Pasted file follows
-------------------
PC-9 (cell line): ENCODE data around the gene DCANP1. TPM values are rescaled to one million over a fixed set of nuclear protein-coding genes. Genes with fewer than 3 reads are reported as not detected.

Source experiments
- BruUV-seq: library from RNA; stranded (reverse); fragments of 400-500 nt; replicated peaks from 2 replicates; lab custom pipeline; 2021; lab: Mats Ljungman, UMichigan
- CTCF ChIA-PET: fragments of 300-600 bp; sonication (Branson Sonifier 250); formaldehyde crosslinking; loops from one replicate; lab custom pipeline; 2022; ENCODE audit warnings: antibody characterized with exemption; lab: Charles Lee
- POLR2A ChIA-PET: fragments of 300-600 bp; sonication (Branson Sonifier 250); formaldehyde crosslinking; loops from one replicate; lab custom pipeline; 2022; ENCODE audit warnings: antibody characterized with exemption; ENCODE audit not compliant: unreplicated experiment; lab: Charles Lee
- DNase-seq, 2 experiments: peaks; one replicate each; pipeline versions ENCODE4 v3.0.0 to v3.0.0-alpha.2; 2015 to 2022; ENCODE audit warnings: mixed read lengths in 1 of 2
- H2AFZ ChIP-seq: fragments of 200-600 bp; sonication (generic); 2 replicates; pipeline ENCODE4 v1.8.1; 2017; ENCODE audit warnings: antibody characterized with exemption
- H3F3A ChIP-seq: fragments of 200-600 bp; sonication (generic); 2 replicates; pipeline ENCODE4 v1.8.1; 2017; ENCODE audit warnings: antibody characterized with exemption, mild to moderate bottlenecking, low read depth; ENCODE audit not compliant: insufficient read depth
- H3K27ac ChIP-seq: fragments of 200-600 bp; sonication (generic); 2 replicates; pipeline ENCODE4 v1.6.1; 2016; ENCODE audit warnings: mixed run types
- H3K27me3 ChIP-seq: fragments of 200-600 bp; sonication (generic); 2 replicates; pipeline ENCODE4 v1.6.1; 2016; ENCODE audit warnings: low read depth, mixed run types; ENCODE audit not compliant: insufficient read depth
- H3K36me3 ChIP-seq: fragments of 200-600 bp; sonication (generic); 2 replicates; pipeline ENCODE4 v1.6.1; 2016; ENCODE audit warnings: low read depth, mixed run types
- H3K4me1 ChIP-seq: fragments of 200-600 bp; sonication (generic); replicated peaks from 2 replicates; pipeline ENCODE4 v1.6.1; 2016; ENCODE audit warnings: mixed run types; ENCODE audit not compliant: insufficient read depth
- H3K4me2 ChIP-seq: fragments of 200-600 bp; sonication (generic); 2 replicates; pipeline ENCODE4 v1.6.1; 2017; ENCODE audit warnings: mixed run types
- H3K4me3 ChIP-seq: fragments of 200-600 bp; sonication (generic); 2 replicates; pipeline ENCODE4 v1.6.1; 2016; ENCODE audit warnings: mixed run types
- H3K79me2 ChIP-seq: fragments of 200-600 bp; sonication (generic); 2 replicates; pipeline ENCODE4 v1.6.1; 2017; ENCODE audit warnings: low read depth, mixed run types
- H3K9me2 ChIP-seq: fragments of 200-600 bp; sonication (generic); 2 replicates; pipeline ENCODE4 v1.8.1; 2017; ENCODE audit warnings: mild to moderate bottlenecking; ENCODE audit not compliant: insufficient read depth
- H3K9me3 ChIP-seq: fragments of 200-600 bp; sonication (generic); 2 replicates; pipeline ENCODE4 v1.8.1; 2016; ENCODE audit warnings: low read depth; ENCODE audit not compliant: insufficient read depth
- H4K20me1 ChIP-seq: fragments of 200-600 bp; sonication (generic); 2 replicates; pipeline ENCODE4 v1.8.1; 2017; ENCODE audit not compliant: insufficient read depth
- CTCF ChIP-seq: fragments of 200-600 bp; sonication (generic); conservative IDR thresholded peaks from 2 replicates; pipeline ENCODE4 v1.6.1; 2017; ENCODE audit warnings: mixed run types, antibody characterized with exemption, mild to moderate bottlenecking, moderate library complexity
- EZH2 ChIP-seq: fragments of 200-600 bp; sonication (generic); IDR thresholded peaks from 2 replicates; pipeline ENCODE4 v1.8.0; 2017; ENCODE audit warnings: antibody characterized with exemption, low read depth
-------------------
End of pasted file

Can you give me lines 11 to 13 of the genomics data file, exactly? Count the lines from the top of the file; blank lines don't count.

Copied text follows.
- H3K36me3 ChIP-seq: fragments of 200-600 bp; sonication (generic); 2 replicates; pipeline ENCODE4 v1.6.1; 2016; ENCODE audit warnings: low read depth, mixed run types
- H3K4me1 ChIP-seq: fragments of 200-600 bp; sonication (generic); replicated peaks from 2 replicates; pipeline ENCODE4 v1.6.1; 2016; ENCODE audit warnings: mixed run types; ENCODE audit not compliant: insufficient read depth
- H3K4me2 ChIP-seq: fragments of 200-600 bp; sonication (generic); 2 replicates; pipeline ENCODE4 v1.6.1; 2017; ENCODE audit warnings: mixed run types